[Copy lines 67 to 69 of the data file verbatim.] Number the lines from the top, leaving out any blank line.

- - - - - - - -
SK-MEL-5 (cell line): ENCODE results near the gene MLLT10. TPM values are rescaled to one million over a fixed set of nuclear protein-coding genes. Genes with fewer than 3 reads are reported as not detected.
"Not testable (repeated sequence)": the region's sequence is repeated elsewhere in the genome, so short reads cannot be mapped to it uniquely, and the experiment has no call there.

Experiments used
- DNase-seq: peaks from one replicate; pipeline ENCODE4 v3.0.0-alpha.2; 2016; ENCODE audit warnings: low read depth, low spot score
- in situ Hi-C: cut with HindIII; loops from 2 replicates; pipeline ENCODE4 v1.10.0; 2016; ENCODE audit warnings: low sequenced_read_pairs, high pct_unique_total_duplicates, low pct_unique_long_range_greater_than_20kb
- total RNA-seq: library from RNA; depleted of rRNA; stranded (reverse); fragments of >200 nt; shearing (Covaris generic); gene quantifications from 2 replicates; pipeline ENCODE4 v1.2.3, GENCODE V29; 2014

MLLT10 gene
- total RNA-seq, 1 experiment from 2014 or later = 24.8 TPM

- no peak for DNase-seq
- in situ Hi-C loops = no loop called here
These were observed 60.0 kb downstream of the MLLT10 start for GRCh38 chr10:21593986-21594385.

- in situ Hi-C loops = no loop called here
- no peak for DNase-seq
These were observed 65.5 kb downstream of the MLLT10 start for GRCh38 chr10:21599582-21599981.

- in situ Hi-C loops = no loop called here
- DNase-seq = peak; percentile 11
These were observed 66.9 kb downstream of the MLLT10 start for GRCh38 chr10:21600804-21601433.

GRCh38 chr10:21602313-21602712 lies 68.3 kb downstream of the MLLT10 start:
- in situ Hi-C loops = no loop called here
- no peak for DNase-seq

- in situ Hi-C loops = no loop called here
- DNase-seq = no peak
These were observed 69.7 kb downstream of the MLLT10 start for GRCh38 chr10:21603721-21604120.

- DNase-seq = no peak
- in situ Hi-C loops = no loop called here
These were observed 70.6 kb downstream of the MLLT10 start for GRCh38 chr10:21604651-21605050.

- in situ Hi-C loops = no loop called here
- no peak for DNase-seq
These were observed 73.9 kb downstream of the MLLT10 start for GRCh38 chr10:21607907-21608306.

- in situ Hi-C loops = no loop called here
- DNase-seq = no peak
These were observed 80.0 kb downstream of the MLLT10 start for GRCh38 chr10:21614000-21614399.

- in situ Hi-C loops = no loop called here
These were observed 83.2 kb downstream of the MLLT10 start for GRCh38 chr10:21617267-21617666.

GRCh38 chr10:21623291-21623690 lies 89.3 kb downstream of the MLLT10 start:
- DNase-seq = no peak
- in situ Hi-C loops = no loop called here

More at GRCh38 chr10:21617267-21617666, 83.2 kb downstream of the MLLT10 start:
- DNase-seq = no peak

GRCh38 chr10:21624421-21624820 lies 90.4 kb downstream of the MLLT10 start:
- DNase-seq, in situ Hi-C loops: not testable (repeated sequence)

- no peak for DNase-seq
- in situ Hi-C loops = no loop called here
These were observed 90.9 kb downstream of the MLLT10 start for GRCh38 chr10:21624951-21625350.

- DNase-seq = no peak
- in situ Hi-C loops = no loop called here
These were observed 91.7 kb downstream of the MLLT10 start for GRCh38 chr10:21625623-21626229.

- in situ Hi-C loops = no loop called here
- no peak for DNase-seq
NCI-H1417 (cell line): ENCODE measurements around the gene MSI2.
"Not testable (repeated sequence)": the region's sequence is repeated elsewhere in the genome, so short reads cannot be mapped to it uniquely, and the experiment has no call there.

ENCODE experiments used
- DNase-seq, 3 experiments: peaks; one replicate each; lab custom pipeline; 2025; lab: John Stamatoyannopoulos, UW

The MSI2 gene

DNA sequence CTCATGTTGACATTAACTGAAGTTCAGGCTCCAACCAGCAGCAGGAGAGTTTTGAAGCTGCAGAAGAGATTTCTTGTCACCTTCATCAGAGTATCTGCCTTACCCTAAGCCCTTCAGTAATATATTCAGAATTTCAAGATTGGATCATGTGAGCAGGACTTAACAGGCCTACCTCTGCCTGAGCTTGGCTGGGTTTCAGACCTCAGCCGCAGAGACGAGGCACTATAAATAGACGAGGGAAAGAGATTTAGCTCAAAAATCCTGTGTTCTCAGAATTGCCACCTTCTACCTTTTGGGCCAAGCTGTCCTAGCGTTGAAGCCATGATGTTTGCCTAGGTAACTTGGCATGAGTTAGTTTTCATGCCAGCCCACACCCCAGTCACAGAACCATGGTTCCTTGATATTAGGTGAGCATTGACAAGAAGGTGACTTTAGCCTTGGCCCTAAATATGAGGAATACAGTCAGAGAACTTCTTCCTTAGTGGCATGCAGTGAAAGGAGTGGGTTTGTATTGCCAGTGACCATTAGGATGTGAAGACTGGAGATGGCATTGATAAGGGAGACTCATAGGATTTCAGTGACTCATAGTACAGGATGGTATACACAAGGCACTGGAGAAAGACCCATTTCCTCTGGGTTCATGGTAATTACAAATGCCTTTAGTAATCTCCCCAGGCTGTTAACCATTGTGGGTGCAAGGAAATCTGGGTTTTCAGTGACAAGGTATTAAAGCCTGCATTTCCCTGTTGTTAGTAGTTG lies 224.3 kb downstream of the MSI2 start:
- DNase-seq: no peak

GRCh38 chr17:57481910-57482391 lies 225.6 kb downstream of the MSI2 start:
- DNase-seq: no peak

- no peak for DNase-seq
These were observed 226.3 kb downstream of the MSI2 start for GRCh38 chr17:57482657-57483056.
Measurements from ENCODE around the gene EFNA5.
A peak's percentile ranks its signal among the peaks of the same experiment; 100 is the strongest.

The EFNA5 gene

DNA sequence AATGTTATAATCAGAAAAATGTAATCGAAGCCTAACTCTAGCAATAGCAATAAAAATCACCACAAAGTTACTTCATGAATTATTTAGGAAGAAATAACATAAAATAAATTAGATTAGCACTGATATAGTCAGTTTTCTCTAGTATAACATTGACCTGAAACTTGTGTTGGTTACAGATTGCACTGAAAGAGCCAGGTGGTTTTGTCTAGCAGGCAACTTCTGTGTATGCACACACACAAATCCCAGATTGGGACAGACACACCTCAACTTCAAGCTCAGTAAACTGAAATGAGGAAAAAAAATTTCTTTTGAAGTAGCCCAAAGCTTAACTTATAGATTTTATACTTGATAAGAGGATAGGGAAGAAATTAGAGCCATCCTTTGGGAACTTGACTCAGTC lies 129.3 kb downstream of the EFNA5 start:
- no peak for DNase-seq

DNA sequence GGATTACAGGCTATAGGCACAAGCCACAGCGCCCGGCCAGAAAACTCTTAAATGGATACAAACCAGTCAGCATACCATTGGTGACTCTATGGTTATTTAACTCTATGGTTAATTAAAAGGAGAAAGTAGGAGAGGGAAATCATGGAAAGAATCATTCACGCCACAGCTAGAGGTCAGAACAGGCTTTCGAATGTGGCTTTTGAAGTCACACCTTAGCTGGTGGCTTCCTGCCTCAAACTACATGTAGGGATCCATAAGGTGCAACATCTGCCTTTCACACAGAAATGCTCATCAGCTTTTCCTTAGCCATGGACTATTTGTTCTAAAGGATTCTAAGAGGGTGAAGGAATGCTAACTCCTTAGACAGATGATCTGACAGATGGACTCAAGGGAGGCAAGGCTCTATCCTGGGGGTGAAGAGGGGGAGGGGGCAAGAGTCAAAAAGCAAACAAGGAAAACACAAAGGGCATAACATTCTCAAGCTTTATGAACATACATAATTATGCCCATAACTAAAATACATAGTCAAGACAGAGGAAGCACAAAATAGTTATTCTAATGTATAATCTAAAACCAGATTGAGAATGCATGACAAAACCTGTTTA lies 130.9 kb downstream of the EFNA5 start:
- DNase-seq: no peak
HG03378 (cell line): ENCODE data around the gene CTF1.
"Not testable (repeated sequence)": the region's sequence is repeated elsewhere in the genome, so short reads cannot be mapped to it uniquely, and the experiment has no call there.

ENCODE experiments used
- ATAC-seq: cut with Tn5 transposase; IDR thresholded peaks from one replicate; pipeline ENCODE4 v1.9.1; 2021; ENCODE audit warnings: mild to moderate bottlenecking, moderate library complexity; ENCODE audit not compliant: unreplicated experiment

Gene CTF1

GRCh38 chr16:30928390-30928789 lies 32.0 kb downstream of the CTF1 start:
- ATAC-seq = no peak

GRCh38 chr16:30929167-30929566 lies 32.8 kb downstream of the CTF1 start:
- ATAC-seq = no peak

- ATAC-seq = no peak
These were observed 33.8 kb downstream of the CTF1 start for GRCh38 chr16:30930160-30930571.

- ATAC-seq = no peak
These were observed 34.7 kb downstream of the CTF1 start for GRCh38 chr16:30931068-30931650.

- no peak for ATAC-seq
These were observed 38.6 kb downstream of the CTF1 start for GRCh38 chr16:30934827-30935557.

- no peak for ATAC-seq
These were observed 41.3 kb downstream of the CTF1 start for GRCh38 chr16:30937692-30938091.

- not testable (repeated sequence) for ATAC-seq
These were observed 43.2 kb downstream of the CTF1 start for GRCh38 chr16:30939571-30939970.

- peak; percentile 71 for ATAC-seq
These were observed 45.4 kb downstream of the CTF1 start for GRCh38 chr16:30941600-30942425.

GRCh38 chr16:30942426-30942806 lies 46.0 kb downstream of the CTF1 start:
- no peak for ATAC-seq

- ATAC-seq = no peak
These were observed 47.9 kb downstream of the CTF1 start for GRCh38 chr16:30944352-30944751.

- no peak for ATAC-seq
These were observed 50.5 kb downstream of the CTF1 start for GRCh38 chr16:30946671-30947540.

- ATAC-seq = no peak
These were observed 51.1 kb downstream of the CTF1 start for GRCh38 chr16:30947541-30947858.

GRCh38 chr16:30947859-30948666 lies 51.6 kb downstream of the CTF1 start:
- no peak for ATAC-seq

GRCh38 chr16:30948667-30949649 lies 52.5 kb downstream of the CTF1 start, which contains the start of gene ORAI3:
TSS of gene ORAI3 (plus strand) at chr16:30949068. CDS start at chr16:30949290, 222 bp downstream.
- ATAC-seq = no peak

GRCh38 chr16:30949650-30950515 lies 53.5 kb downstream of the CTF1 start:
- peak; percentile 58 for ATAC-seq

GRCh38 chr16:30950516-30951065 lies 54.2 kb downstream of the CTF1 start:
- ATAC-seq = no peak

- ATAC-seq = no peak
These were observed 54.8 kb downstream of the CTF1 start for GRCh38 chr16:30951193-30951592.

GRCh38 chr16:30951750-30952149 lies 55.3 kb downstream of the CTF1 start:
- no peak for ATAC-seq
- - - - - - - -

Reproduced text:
- DNase-seq: no peak
HG03378 (cell line): ENCODE data around the gene CTF1.
"Not testable (repeated sequence)": the region's sequence is repeated elsewhere in the genome, so short reads cannot be mapped to it uniquely, and the experiment has no call there.